Every year, the third Thursday in November is “Beaujolais Day” in France. For most in America, we recognize the holiday as the bright, colorful labels of “Georges Duboeuf Beaujolais Nouveau,” or more aptly, “that wine that we always drink at Thanksgiving dinner that comes out once a year.” What started out as a celebration of gamay and a glimpse at the quality of the current vintage turned into a world-renowned holiday, thanks to a sophisticated marketing plan and incredibly fast distribution by Georges Duboeuf.

Regardless of whether you’re someone who anxiously awaits the release of Georges Duboeuf Beaujolais Nouveau, there’s much more to Beaujolais.

Here’s my quick guide:

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The region of Beaujolais is located in the southern part of Burgundy, France.

Remember, “Old World” refers to place, whereas “New World” countries refer to grape variety. So while someone may look for or drink a “Beaujolais,” that is not the grape variety.

Unlike Burgundy, where pinot noir is king, the noble grape variety of Beaujolais is gamay. The granite-laden hills and the all-encompassing terroir has proved that nowhere in the world does gamay grow better than in the region of Beaujolais.

Gamay is a red grape that produces wines with low tannin, high acid and fresh fruit.

The wines of Beaujolais are produced using a method of production called “carbonic maceration,” which directly influences the style of wine.

Beaujolais Nouveau is category of Beaujolais that represents wines that are only seven to nine weeks old. By design, it’s meant to be drunk young. So if you try it and don’t like it, perhaps it’s the category you don’t like.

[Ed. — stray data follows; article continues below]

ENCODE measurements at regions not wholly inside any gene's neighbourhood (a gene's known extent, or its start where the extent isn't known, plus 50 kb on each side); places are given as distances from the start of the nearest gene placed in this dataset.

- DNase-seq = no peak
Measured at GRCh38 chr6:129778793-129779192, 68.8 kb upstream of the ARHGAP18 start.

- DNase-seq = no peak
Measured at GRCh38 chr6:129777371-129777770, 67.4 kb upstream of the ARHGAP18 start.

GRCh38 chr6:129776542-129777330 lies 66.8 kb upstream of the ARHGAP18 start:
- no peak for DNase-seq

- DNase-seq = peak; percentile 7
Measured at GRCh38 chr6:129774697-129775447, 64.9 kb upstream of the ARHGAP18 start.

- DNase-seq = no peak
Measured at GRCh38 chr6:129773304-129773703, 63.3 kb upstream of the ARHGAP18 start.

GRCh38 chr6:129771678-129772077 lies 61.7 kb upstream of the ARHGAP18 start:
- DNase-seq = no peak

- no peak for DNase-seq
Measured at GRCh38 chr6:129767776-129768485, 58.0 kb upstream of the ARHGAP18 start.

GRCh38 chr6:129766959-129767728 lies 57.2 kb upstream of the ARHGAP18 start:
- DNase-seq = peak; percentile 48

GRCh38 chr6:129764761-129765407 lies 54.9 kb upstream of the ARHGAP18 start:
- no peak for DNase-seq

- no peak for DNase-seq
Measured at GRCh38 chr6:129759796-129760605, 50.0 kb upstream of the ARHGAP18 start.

Beaujolais AC, Beaujolais Superieur AC and Beaujolais-Villages AC — in order of increasing quality — are the other categories of Beaujolais. Each will offer wines with increasing complexity, depth and aging potential.

Ok, after all this, what do you drink? Here’s a list of wines to check out:

1. 2016 Georges Duboeuf Beaujolais Nouveau. Let’s get this one over with. It’s a love-hate relationship. Without it, perhaps we couldn’t find Beaujolais on a map; with it, we taste Beaujolais in its youngest form and risk being turned off to gamay forever. You’ll find this at Boulevard Super Liquors in Marmora for $12.99 per bottle.

2. 2014 Andre Colonge Beaujolais Villages. A great place to start. A classic example using sustainable farming from the commune of Lancie. Found at Circle Liquor in Somers Point for $12.99 per bottle.

3. 2013 Stephane Aviron Cote de Brouilly Vieilles Vignes. This comes from the highest category, using organic and biodynamic farming methods, Aviron’s wines are pure, expressive and ageworthy. All fruit comes from vines 40 years and older. You can find this at Whitehorse Liquors in Absecon for $18.99 per bottle.

4. 2015 Michel Guinier Morgon. Also from Beaujolais-Villages AC. Michel is a fourth-generation vigneron, producing wines in the most sustainable way possible. Medium bodied, ripe tannin and notes of chocolate. Found at Passion Vines in Somers Point for $14.99 per bottle.

When in doubt, rely on your sommelier and or wine merchant and challenge them and your pallet to drink and explore the world of Beaujolais and gamay.

Drink passionately,



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